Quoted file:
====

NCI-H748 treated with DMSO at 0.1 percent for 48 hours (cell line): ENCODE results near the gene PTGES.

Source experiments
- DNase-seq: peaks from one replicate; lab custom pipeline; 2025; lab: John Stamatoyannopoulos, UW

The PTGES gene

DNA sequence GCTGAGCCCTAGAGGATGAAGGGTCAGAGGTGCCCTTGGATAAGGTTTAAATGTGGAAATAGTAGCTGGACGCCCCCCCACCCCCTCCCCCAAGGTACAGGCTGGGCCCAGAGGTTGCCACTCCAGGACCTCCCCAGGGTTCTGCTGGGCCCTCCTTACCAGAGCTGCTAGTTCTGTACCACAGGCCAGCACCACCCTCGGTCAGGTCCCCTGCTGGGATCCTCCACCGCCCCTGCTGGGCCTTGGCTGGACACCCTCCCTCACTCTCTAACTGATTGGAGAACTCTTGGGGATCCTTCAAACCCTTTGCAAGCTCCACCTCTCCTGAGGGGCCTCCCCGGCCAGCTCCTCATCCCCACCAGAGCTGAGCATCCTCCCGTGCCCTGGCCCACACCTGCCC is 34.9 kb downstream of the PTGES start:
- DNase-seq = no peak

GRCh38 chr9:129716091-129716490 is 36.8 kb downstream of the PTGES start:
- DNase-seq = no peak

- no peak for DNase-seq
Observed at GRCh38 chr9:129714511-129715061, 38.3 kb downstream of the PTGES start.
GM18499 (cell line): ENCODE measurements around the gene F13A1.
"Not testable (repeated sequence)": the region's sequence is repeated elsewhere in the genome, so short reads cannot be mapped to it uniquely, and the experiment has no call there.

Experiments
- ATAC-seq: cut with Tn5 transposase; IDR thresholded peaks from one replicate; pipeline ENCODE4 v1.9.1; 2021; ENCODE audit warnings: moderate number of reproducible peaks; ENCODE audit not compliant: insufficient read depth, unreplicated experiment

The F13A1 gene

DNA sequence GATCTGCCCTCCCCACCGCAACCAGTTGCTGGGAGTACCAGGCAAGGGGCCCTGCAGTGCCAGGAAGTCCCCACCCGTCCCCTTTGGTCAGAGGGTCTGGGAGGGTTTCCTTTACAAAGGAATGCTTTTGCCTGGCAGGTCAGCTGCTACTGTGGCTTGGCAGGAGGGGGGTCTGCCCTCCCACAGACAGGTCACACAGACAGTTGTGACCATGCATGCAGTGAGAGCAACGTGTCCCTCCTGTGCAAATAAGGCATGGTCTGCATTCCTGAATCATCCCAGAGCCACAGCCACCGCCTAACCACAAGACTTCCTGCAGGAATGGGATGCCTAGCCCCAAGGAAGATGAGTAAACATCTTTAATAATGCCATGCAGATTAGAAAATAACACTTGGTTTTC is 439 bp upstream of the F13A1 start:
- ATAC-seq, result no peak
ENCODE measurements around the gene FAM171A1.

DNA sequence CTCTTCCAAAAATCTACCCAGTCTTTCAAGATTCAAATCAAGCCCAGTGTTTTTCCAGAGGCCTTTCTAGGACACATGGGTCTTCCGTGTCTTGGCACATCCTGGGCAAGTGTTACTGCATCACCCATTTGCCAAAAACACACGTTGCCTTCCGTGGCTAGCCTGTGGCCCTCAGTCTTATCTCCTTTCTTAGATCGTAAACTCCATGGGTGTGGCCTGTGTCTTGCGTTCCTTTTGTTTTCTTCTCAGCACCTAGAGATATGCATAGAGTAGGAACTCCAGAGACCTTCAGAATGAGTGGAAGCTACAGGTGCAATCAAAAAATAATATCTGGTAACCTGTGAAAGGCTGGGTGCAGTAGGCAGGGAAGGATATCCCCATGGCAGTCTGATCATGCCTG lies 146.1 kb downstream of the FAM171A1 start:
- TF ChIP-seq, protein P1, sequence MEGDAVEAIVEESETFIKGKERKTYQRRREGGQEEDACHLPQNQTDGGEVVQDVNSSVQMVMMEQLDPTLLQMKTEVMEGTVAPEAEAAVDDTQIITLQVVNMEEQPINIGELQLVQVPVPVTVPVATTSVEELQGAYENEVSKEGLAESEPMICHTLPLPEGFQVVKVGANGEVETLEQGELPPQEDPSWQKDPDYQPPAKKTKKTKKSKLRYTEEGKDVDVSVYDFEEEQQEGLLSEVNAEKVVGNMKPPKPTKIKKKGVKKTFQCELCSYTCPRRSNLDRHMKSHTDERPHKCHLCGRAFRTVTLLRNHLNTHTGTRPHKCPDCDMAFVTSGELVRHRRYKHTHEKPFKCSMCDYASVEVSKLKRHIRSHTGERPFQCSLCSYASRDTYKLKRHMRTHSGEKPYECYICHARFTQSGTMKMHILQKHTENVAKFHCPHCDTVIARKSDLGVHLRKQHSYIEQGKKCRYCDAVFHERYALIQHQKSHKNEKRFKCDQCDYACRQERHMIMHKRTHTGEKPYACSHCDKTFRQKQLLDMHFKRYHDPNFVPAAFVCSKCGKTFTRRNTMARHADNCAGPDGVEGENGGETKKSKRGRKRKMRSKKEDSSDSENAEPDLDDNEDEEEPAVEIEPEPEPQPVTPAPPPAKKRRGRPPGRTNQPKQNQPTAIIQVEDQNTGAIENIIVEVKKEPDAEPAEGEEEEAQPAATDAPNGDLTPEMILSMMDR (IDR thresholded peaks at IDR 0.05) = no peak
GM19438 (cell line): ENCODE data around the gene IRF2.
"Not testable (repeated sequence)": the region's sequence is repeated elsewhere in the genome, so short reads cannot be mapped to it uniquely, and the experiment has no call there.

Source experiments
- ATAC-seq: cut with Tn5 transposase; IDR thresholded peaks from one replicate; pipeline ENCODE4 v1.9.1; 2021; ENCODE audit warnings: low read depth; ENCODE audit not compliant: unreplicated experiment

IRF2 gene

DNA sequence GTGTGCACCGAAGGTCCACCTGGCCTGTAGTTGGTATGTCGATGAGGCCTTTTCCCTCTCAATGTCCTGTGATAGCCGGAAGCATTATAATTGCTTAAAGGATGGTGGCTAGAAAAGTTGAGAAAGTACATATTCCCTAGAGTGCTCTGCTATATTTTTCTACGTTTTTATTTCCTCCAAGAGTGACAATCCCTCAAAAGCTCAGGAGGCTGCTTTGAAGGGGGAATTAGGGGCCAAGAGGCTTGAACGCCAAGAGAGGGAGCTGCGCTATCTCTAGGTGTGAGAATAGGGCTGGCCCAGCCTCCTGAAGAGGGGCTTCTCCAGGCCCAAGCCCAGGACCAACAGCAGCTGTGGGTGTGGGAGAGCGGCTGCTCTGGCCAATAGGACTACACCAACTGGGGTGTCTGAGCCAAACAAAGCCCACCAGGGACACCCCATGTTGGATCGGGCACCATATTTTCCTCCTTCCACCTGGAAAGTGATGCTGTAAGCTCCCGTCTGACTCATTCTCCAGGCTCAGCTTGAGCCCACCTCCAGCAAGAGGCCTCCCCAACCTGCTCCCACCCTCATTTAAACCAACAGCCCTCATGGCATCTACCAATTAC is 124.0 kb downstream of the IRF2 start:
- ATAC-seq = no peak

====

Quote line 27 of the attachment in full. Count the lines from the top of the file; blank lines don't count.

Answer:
- ATAC-seq = no peak